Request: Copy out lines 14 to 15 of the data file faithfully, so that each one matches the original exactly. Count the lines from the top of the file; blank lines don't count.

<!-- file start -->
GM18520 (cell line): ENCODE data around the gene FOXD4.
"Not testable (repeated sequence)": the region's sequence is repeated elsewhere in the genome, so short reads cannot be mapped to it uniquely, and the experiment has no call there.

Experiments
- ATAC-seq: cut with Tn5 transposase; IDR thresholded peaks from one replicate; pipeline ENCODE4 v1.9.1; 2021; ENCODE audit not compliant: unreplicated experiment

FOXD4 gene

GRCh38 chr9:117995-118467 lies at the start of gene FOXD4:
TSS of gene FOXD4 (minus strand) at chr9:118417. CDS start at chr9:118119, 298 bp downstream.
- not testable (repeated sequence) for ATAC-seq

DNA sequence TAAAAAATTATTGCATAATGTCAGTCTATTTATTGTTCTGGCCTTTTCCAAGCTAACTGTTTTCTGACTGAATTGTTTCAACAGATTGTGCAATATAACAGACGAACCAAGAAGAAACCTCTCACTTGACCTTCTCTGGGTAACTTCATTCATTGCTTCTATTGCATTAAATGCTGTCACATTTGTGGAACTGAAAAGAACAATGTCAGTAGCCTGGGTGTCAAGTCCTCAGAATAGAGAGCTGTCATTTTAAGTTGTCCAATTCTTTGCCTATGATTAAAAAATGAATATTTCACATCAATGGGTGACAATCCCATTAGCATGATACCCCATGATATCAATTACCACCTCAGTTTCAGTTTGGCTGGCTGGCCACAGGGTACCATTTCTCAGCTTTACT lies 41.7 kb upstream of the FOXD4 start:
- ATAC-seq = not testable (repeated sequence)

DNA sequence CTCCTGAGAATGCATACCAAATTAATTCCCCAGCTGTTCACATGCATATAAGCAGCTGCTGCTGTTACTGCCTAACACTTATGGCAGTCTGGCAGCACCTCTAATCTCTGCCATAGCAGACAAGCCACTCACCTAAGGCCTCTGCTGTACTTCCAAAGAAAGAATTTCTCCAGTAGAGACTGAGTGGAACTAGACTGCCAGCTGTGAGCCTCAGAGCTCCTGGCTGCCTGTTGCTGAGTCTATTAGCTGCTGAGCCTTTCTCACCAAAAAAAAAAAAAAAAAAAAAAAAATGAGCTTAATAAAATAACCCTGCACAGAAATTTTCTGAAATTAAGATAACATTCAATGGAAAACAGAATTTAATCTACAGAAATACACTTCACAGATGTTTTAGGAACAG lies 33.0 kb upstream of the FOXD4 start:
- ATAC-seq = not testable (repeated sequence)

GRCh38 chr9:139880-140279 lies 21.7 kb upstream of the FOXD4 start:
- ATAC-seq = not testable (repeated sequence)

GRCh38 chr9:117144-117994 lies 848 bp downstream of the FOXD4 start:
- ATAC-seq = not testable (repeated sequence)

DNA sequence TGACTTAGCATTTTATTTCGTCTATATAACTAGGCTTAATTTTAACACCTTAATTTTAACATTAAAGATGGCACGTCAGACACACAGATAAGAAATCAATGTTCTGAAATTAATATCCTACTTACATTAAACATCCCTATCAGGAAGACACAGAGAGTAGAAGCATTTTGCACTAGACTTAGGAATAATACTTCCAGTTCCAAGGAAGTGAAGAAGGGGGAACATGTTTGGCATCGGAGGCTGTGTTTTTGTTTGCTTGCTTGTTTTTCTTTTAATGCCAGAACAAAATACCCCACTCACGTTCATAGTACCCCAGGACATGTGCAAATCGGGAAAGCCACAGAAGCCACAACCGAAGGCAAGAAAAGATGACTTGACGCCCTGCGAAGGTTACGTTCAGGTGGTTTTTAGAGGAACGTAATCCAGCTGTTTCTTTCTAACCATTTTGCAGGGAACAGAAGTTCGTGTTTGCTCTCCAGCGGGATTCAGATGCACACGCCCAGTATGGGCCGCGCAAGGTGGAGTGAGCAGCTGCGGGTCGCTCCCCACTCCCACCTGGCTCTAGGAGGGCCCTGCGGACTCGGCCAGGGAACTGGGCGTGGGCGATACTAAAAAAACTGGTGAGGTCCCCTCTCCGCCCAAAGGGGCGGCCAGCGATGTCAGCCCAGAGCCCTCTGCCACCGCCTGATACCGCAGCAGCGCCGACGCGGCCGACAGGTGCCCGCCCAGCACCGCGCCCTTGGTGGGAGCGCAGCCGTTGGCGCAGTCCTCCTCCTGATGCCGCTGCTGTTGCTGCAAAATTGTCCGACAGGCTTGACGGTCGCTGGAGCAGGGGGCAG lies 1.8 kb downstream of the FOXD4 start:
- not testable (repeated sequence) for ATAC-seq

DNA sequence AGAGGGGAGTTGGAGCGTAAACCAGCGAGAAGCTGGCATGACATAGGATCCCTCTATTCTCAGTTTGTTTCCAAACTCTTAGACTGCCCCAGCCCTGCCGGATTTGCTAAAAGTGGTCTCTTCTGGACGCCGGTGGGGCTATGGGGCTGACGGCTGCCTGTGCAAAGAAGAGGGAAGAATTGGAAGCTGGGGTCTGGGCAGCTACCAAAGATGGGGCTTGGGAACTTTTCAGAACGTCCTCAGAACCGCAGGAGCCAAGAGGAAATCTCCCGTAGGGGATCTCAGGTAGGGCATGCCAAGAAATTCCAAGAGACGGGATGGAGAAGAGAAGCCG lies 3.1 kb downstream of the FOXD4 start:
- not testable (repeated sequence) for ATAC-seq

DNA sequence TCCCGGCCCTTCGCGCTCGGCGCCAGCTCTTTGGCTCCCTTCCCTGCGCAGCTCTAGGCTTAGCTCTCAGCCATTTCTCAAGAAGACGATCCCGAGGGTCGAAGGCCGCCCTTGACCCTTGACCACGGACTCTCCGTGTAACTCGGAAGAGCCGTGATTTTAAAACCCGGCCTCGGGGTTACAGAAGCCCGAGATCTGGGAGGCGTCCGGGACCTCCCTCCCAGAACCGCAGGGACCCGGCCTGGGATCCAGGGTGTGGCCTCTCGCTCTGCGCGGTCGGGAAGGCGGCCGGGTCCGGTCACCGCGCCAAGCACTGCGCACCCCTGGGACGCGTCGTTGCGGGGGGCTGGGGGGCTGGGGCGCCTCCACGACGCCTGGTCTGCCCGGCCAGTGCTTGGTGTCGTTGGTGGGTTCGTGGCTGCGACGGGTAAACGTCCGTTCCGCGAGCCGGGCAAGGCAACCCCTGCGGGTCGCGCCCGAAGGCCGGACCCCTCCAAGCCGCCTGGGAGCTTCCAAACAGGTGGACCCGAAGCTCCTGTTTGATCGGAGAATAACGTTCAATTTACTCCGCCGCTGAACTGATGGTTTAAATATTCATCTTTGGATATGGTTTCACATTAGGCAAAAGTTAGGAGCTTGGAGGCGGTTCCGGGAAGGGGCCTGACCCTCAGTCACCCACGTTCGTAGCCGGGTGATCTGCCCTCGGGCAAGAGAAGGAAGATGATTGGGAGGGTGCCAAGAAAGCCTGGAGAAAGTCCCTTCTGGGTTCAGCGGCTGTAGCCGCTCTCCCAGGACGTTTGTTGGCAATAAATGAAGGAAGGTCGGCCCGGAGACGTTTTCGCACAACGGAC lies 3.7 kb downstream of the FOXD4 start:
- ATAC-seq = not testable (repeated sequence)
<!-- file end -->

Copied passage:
- ATAC-seq = not testable (repeated sequence)

GRCh38 chr9:117144-117994 lies 848 bp downstream of the FOXD4 start: